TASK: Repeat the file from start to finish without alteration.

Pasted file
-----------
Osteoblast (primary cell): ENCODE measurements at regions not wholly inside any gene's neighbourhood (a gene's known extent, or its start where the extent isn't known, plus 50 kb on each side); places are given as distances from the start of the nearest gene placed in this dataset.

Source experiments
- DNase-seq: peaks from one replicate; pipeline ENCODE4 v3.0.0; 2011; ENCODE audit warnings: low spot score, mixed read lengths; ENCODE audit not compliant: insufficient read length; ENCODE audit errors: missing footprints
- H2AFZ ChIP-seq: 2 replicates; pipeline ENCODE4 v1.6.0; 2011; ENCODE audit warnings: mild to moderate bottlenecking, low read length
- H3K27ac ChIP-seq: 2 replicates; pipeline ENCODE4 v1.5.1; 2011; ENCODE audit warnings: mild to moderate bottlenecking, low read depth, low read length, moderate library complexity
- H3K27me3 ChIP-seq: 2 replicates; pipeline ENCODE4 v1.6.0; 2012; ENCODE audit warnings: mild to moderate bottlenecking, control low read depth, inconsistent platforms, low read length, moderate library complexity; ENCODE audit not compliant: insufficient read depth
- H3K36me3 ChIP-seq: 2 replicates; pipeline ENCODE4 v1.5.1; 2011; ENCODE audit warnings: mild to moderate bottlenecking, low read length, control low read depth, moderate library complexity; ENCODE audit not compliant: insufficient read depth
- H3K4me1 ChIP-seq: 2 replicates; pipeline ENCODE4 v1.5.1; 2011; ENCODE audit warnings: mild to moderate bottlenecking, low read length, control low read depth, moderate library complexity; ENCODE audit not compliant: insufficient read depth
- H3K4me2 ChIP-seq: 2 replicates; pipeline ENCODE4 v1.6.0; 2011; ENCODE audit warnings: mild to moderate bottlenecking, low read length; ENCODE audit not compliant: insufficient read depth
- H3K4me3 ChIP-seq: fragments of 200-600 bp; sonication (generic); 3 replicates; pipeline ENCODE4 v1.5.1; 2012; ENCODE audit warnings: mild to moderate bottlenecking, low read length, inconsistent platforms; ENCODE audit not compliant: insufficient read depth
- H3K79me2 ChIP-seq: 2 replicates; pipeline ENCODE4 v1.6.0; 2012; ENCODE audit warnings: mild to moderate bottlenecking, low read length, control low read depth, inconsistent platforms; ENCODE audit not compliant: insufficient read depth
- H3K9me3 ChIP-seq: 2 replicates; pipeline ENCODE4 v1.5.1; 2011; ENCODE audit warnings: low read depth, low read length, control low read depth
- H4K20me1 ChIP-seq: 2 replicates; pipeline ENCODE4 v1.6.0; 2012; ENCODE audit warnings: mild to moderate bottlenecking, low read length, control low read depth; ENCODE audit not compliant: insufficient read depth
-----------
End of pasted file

Osteoblast (primary cell): ENCODE measurements at regions not wholly inside any gene's neighbourhood (a gene's known extent, or its start where the extent isn't known, plus 50 kb on each side); places are given as distances from the start of the nearest gene placed in this dataset.

Source experiments
- DNase-seq: peaks from one replicate; pipeline ENCODE4 v3.0.0; 2011; ENCODE audit warnings: low spot score, mixed read lengths; ENCODE audit not compliant: insufficient read length; ENCODE audit errors: missing footprints
- H2AFZ ChIP-seq: 2 replicates; pipeline ENCODE4 v1.6.0; 2011; ENCODE audit warnings: mild to moderate bottlenecking, low read length
- H3K27ac ChIP-seq: 2 replicates; pipeline ENCODE4 v1.5.1; 2011; ENCODE audit warnings: mild to moderate bottlenecking, low read depth, low read length, moderate library complexity
- H3K27me3 ChIP-seq: 2 replicates; pipeline ENCODE4 v1.6.0; 2012; ENCODE audit warnings: mild to moderate bottlenecking, control low read depth, inconsistent platforms, low read length, moderate library complexity; ENCODE audit not compliant: insufficient read depth
- H3K36me3 ChIP-seq: 2 replicates; pipeline ENCODE4 v1.5.1; 2011; ENCODE audit warnings: mild to moderate bottlenecking, low read length, control low read depth, moderate library complexity; ENCODE audit not compliant: insufficient read depth
- H3K4me1 ChIP-seq: 2 replicates; pipeline ENCODE4 v1.5.1; 2011; ENCODE audit warnings: mild to moderate bottlenecking, low read length, control low read depth, moderate library complexity; ENCODE audit not compliant: insufficient read depth
- H3K4me2 ChIP-seq: 2 replicates; pipeline ENCODE4 v1.6.0; 2011; ENCODE audit warnings: mild to moderate bottlenecking, low read length; ENCODE audit not compliant: insufficient read depth
- H3K4me3 ChIP-seq: fragments of 200-600 bp; sonication (generic); 3 replicates; pipeline ENCODE4 v1.5.1; 2012; ENCODE audit warnings: mild to moderate bottlenecking, low read length, inconsistent platforms; ENCODE audit not compliant: insufficient read depth
- H3K79me2 ChIP-seq: 2 replicates; pipeline ENCODE4 v1.6.0; 2012; ENCODE audit warnings: mild to moderate bottlenecking, low read length, control low read depth, inconsistent platforms; ENCODE audit not compliant: insufficient read depth
- H3K9me3 ChIP-seq: 2 replicates; pipeline ENCODE4 v1.5.1; 2011; ENCODE audit warnings: low read depth, low read length, control low read depth
- H4K20me1 ChIP-seq: 2 replicates; pipeline ENCODE4 v1.6.0; 2012; ENCODE audit warnings: mild to moderate bottlenecking, low read length, control low read depth; ENCODE audit not compliant: insufficient read depth